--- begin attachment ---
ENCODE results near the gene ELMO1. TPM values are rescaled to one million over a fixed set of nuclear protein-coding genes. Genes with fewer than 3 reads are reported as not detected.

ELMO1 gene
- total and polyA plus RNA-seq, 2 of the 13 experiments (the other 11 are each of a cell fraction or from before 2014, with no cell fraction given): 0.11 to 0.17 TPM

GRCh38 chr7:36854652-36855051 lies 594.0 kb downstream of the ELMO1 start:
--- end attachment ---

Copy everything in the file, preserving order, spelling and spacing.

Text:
ENCODE results near the gene ELMO1. TPM values are rescaled to one million over a fixed set of nuclear protein-coding genes. Genes with fewer than 3 reads are reported as not detected.

ELMO1 gene
- total and polyA plus RNA-seq, 2 of the 13 experiments (the other 11 are each of a cell fraction or from before 2014, with no cell fraction given): 0.11 to 0.17 TPM

GRCh38 chr7:36854652-36855051 lies 594.0 kb downstream of the ELMO1 start: